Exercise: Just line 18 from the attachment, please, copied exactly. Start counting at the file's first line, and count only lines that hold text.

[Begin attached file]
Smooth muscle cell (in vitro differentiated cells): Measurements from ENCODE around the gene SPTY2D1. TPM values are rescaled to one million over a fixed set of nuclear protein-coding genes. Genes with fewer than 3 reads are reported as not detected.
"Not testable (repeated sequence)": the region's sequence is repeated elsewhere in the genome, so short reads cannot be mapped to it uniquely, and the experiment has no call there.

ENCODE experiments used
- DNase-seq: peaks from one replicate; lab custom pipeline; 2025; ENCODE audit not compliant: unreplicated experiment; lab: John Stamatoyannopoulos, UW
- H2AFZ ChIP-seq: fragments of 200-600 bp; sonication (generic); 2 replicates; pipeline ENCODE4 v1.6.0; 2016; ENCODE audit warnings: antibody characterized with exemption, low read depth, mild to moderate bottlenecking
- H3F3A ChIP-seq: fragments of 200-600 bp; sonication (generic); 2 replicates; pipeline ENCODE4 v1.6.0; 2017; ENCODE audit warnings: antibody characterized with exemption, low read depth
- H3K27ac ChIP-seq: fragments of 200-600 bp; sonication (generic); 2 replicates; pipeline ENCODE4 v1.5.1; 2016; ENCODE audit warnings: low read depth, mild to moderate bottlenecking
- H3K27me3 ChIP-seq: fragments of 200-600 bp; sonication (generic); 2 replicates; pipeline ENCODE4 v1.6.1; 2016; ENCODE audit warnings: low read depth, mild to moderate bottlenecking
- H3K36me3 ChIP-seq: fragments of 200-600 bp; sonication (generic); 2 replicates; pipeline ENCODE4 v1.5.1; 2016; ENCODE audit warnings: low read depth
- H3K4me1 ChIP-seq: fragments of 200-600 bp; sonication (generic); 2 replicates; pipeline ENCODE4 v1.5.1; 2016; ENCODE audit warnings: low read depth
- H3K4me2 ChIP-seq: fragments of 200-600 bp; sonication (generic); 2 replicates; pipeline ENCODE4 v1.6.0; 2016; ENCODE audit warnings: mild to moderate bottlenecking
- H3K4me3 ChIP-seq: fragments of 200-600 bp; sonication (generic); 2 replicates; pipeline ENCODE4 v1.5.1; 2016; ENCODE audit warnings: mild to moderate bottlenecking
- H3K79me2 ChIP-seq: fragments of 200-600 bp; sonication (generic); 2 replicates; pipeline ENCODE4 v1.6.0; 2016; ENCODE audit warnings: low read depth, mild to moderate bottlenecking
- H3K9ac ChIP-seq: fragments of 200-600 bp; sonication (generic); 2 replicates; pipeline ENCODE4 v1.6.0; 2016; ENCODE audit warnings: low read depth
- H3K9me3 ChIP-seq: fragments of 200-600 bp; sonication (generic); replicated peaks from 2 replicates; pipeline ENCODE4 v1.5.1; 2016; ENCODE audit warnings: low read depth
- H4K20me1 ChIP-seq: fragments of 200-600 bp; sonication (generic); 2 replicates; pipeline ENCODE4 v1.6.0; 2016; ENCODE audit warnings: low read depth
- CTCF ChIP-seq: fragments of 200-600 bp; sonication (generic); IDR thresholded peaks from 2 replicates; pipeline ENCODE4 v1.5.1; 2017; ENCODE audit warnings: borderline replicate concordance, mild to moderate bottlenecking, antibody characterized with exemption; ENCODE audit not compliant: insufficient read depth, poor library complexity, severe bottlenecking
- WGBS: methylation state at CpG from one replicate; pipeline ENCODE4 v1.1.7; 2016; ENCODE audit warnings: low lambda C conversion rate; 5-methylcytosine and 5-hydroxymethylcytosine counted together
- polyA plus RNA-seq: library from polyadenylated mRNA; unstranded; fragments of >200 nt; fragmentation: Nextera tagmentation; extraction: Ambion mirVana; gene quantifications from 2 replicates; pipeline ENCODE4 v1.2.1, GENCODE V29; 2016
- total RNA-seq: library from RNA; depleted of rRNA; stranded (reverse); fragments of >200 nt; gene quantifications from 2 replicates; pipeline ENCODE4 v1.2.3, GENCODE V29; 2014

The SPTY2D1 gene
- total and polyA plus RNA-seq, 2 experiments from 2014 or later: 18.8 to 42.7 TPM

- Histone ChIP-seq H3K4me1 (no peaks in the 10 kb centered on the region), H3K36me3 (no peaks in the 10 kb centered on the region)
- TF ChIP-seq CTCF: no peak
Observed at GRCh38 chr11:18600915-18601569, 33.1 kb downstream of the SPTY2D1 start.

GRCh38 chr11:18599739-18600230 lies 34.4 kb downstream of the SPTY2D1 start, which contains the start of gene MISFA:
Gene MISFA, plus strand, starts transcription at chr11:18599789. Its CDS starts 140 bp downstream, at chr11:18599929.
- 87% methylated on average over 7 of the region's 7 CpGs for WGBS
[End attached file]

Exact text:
- WGBS: methylation state at CpG from one replicate; pipeline ENCODE4 v1.1.7; 2016; ENCODE audit warnings: low lambda C conversion rate; 5-methylcytosine and 5-hydroxymethylcytosine counted together